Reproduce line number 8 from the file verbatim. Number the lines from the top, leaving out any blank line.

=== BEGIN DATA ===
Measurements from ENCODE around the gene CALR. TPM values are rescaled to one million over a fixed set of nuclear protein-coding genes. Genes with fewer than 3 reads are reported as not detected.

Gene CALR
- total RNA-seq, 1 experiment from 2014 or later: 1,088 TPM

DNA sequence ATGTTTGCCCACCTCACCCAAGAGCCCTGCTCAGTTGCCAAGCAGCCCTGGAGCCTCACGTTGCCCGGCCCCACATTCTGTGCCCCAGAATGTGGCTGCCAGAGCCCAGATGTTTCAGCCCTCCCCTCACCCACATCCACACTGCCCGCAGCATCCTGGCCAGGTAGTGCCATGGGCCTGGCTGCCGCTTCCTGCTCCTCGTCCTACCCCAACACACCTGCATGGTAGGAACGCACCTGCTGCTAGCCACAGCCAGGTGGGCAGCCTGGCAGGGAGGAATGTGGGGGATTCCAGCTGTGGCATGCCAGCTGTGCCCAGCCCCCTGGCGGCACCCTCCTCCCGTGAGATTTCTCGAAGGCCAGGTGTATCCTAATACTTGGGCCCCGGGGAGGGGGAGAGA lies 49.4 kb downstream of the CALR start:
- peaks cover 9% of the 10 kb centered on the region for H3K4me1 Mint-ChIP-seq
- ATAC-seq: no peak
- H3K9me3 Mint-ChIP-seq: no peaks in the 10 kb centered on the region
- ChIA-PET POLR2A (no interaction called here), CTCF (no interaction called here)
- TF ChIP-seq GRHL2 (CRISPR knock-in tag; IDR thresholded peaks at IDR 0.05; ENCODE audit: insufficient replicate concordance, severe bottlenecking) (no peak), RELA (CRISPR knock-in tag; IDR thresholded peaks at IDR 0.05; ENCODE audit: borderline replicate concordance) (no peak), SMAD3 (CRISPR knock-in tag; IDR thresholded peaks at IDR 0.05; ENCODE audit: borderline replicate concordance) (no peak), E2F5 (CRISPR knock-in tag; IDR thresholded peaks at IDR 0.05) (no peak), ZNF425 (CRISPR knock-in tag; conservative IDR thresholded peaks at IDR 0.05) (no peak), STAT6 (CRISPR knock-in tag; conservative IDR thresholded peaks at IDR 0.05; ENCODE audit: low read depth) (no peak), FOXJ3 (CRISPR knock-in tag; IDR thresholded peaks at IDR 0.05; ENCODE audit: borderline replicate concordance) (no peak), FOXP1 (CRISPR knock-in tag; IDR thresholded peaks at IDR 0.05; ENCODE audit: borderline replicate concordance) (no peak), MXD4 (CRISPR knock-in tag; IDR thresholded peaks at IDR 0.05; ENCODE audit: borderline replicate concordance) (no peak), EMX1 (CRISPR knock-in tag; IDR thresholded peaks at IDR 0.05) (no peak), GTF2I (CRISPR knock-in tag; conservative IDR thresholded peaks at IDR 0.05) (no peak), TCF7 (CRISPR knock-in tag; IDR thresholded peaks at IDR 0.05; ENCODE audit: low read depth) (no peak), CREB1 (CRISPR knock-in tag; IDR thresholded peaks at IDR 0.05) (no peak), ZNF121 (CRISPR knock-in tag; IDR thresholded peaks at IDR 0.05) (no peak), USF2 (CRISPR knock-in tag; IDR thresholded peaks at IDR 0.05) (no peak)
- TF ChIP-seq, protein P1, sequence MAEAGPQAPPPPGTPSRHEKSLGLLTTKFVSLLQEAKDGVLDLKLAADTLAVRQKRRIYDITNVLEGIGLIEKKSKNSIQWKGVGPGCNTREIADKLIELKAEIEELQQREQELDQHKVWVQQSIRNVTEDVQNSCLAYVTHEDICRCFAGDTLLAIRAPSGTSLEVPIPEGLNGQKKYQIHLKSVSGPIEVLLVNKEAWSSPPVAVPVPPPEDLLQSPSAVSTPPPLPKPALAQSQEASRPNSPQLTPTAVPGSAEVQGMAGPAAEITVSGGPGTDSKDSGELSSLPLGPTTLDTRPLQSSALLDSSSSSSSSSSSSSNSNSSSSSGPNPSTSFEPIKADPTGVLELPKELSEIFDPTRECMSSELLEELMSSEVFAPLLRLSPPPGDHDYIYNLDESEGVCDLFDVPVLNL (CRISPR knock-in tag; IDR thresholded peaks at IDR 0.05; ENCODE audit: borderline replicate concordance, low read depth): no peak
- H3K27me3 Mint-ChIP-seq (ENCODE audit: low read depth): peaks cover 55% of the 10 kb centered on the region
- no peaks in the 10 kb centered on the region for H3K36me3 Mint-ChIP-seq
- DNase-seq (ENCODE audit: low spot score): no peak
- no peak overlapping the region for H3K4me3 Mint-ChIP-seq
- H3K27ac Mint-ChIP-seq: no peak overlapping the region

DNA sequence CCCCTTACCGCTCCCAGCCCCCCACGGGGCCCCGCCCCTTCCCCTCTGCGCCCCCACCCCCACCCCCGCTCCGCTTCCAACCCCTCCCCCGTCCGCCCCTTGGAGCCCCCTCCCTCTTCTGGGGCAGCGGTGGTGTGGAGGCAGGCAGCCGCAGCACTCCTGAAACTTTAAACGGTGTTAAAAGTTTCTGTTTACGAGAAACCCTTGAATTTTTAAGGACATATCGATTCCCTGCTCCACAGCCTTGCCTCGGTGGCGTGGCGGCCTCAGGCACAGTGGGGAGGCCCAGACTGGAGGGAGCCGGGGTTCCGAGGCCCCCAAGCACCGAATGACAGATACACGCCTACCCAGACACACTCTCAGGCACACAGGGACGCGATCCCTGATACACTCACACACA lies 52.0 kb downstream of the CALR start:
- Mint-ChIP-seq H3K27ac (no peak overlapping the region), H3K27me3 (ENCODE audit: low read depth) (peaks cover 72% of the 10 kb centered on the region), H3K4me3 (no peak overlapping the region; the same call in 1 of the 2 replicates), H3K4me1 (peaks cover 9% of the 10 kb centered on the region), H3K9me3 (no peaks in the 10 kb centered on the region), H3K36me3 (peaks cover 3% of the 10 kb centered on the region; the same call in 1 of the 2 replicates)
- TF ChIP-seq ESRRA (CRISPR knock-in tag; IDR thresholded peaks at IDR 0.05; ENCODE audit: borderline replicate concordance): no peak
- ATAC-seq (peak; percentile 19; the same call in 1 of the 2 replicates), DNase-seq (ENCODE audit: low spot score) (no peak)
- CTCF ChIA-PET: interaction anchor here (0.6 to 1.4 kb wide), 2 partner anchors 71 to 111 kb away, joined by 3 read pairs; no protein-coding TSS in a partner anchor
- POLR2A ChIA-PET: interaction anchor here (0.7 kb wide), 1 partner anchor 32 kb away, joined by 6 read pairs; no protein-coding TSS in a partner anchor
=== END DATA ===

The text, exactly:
- ChIA-PET POLR2A (no interaction called here), CTCF (no interaction called here)